All Access – News for Members
Earlier this month, All Access traveled to Arizona where we had the chance to meet with students, faculty, and administrators from several schools in the BASIS.ed system. For two days, we were able to sit in classrooms, engage with students, and learn more about what makes BASIS students so unique.
Even though Garie Cleveland is in her sixties and just received her associate’s degree in criminal justice, she still longs to be a judge.
“I know that means I have to go to law school but I believe people should go after what they really want,” she says. “I want something out of life!”
After a year of planning, strategizing, traveling, filming, and editing video footage, Roadtrip Nation’s Why Not Us?, a documentary film co-produced by Roadtrip Nation and College Board will premier on PBS. You can access a five-minute promotional trailer, download the companion discussion guide and view the full-length documentary at CBWhyNotUs.org.
Every year by May 1, thousands of high school seniors make a decision that will affect the rest of their lives: where they will go to college. “Decision Day” as it is often referred to, is an important day not only for the thousands of students deciding where to attend college, but also for our K-12 members who have supported these students on their way to college and our higher education members who get to welcome these students to their institutions.
Tomeka Hart, a member of the inaugural cohort of the College Board’s Professional Fellowship Program, has been an active member of the education community in her hometown of Memphis for over eight years. From working with Teach for America as a vice president of African American community partnerships to serving as the commissioner of the Memphis City/Shelby County Schools Board of Education, Ms. Hart has been a strong advocate for expanding educational opportunities for all students.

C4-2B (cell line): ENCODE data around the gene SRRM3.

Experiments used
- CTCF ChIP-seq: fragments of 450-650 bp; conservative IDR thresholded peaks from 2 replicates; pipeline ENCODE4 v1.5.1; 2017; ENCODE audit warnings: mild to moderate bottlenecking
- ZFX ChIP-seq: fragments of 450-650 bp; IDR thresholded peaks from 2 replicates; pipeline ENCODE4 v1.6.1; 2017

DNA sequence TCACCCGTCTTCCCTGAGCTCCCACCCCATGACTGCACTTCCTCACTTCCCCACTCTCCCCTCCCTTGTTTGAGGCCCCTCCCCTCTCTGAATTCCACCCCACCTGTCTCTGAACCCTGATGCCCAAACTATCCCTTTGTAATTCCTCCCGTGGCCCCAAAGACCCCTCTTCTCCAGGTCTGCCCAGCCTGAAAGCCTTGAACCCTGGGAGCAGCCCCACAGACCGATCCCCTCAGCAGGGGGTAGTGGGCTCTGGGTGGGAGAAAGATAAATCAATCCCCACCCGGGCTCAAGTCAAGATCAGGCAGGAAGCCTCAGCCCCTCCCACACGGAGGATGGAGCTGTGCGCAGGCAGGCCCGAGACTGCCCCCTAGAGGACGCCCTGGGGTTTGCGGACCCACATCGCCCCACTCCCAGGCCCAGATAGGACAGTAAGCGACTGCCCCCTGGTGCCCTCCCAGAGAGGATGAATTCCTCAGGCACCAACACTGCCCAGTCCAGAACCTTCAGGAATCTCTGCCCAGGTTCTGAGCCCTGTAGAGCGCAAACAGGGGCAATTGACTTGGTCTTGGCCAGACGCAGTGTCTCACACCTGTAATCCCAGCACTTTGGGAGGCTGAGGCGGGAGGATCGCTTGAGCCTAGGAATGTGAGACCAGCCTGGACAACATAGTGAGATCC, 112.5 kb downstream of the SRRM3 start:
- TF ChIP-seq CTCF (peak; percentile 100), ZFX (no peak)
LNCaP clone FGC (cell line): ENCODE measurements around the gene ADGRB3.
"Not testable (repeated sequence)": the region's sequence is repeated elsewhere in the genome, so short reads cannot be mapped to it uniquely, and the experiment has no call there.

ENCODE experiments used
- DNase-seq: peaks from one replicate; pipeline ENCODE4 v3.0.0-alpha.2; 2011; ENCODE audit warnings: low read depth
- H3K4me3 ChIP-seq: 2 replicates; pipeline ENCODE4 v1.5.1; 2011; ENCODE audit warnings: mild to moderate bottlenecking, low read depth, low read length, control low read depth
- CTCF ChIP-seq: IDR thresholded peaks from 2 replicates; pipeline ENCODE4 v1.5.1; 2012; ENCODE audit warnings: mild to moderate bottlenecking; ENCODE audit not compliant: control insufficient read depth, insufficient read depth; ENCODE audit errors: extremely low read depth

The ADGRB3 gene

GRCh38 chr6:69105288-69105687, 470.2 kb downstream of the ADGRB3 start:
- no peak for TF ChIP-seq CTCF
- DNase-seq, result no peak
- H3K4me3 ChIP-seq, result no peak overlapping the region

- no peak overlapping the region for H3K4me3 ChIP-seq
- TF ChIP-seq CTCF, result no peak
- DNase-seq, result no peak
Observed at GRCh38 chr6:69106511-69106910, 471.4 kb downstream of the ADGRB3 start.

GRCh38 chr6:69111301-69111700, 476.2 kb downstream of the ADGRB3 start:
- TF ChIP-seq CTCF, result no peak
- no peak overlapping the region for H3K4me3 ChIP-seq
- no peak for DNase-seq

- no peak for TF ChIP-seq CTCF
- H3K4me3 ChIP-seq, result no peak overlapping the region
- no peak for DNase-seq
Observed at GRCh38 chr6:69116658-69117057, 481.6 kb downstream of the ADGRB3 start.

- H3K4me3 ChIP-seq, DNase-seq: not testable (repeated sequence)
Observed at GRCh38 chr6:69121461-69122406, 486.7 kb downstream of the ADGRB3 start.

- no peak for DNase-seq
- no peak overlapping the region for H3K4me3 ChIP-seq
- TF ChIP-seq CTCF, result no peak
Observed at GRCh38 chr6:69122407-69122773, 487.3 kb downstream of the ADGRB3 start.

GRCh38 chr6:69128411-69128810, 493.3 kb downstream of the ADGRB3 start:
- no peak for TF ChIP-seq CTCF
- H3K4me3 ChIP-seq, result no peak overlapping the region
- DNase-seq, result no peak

Growing up in the West Indies, Jermaine Wright was unaware of the ways race can hamper social mobility.
“In Jamaica, race as a social construct had no bearing as we were all Jamaicans,” Wright explained. “Class, on the other hand, determined how one would be treated and the opportunities you were afforded. In the Jamaican system of inequality, an increase in income signaled a change in status.” But once his family moved to the United States, Wright began to understand just how significant an impediment race can be to improving one’s life.
On a daily basis, Paul Perry is reminded that his life could have turned out very differently.
“Before I was born, my mom was addicted to drugs and ended up in prison, so she was actually pregnant with me while she was in prison,” he said. “Lucky for me she got out and I was born healthy, but that sort of double consciousness — that sense of what my life could have been — stays with me every single morning I put my feet on the side of the bed.”